For several hours, we were stuck. I never saw any law enforcement at any point during the entire affair, who made any attempt to unsnarl this problem. After a while several truck drivers got out of their vehicles, and began cursing at each other in Romanian, Russian, and Ukrainian. But ever so slowly, they began to direct different trucks and vehicles that could move, and somewhat like the movements of a Rubik's Cube, they gradually began to solve the puzzle. This involved trucks and cars up and down the road, moving as far as they possibly could, to make just enough room, for people to start turning around. And finally, we were moving, though in the opposite direction that we wanted to go. Once we were free of the traffic jam, we began asking people if there was a back road that we could take to the border crossing. We found out that there was. It was a somewhat rugged road, with many twists and turns, but we made it to the crossing, and at long last, we were able to begin the process of crossing the border.

The roads in Romania are consistently good. And sometime at around 4 in the morning, we made to Iași, Romania, and the three-star hotel there. It was a very nice hotel, except that the air conditioning wasn't quite up to standard. We slept in a bit, had breakfast there, and then went out to go to the main cathedral there, where the relics of St. Paraskeva (or "Petka," as the Serbs call her) are found. The Romanian Orthodox Church is on the New Calendar, and though we had just begun the Dormition Fast on the Old Calendar on Sunday, Monday, August 15th was already the end of the fast and the celebration of the Feast of the Dormition.

It was a beautiful day, and also a national holiday in Romania. The line to venerate the relics of St. Paraskeva was quite long, but well worth the wait. The Cathedral itself is beautiful. 

The interior of the St. Paraskeva Cathedral in Iași


The relics of St. Paraskeva.

One thing I have learned over my years as an Orthodox Christian, is that a saint that before was just one of many names becomes a saint that you feel a personal connection with, when you have visited their shrine, and venerated their relics.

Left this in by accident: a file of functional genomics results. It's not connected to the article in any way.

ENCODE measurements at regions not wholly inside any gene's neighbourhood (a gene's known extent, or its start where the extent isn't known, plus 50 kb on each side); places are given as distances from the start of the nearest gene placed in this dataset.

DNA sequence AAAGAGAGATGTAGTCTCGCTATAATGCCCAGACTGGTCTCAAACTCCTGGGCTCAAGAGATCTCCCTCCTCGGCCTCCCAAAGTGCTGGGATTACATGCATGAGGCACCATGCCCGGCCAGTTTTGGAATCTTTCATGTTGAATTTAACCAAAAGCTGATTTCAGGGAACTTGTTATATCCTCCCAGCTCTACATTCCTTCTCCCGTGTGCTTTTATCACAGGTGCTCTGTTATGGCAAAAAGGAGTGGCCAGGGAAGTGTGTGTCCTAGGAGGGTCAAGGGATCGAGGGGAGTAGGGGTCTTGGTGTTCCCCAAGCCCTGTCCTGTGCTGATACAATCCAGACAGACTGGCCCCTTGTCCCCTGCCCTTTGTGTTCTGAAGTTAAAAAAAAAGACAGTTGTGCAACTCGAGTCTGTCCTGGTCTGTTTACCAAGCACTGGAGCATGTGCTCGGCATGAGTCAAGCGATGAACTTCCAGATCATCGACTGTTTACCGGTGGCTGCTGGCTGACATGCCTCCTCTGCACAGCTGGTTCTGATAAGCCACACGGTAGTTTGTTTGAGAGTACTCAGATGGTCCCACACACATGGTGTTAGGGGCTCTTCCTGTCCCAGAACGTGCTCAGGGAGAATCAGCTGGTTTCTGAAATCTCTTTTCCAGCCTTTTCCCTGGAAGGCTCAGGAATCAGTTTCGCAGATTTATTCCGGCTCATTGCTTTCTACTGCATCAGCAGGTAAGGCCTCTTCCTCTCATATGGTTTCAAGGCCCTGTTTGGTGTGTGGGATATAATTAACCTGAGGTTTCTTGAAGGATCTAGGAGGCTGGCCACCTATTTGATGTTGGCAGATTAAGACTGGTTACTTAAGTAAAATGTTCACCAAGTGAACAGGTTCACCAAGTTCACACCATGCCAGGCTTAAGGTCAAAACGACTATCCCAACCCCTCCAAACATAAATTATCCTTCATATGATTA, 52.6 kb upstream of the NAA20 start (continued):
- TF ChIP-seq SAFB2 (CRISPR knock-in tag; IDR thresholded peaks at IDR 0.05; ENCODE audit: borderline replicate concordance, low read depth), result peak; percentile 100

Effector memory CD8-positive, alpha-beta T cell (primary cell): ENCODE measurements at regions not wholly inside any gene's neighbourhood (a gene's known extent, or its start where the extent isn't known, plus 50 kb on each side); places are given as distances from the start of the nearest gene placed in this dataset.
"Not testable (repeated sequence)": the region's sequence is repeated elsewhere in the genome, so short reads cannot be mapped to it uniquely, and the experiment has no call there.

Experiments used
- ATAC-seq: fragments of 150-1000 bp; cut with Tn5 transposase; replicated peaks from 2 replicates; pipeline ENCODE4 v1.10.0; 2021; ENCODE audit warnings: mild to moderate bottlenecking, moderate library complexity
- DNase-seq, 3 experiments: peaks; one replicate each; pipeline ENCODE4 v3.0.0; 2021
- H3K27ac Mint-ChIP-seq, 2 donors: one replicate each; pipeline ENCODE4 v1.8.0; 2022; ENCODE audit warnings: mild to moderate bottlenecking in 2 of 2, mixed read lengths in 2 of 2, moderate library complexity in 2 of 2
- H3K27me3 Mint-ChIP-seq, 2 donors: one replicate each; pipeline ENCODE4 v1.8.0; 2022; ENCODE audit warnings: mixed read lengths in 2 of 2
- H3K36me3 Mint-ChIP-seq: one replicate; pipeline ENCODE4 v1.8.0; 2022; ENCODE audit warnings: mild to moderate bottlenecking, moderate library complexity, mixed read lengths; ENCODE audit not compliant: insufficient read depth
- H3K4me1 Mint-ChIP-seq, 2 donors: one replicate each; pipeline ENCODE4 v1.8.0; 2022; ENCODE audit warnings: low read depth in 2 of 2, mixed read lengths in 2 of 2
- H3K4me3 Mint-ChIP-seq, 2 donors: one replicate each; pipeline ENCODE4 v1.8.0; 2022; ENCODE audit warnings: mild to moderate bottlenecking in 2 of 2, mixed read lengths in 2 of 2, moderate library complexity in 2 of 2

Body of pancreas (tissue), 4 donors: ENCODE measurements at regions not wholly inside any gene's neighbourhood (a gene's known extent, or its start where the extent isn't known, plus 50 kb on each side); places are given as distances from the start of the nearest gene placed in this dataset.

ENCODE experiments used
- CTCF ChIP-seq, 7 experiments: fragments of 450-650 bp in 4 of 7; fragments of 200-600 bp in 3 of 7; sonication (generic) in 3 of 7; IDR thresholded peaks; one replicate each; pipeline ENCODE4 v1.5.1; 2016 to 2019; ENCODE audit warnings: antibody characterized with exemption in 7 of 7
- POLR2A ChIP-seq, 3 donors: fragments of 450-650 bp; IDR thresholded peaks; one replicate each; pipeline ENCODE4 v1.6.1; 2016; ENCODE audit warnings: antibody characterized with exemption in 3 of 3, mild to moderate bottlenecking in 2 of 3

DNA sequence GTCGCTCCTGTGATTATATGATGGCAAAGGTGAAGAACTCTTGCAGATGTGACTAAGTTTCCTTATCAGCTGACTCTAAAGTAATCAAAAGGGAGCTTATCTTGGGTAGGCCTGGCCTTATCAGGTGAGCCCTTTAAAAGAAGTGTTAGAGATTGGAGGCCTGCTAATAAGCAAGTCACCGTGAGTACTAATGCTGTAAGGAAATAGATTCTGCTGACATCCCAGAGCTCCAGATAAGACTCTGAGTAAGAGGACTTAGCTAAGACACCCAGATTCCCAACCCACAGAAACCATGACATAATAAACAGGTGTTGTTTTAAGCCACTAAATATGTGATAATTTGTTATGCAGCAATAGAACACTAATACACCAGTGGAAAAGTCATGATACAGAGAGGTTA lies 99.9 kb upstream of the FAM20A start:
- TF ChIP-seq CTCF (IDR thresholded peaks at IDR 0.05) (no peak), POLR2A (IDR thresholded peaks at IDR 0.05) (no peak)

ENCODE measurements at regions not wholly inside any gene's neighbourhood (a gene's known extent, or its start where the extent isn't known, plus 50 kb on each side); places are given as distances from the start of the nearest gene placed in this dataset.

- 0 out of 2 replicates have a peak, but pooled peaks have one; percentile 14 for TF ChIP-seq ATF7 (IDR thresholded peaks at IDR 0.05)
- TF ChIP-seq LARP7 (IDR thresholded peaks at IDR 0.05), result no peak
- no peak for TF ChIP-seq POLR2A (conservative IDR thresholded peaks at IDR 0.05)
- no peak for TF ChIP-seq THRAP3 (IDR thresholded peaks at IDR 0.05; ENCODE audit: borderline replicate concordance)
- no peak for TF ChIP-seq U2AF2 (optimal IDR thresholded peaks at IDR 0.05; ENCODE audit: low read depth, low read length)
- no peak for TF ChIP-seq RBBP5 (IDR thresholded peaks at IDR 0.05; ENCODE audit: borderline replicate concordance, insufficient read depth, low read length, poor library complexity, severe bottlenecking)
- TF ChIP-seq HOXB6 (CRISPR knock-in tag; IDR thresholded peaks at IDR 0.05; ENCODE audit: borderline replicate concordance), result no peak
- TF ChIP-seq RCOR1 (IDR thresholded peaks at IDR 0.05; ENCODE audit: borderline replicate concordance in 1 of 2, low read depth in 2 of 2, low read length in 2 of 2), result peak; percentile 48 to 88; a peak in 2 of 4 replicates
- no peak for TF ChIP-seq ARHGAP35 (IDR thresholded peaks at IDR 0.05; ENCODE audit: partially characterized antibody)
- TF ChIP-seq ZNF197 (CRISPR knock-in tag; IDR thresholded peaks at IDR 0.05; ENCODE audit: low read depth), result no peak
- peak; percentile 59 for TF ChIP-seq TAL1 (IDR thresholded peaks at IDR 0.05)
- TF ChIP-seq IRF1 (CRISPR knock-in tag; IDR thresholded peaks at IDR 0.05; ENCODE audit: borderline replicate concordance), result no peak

A government building with a statue of one of the kings of Romania.

We visited a much older Church, which had these bells and this stone. The stone is in Romanian, but with Cyrillic letters, and has the ancient symbol of Moldova, which is the now extinct Aurochs.

As we walked around the city, I met the first beggars I encountered on this trip. They were gypsies, and I kept bumping into the. I had only some Moldovan change and some Russian rubles, and so gave them what I had. Constantine noticed that they had handlers who were keeping an eye on their work, and when they saw a hundred ruble note, they showed it to their handler, thinking it was worth a lot more than it actually was.

We decided not to stay another night in the hotel there, because of the air conditioning, and so went on to Târgu Neamț, which has a large number of monasteries nearby. When we arrived in the city, we parked in the center area, and were trying to figure out if we needed to pay for a parking meter. While we were focused on that there was a Gypsy girl who liked like she was about 6, further off there was an older Gypsy woman who was watching her, and she had what looked like a forced smile on her face. She approved Fabi, who had wandered off from the rest of us, and I am not sure what transpired between them, but once Constantine saw what was happening, he yelled for Fabi to come back to us, and she didn't respond. He ran over and grabbed her, and the Gypsies quickly disappeared. Constantine was convinced that this was an attempted kidnapping, and given the circumstances, that seemed likely. After that, we made sure Fabi was holding the hands of an adult whenever we were out in public. After that surreal experience, we had dinner in town, and then went looking for a hotel.

We turned to Google, to see what we could find, and went to the Pensiunea Eden, in Agapia, Romania. It is a small hotel with a restaurant. Before we decided to stay, we asked if we could look at the room, because we wanted to make sure the air conditioning really worked. The woman we were talking to thought we were odd for asking, but upon inspection, the air conditioning worked great. The food at the restaurant was also great, so we ended up making this our base of operations for the rest of our time in Romania.

To be continues...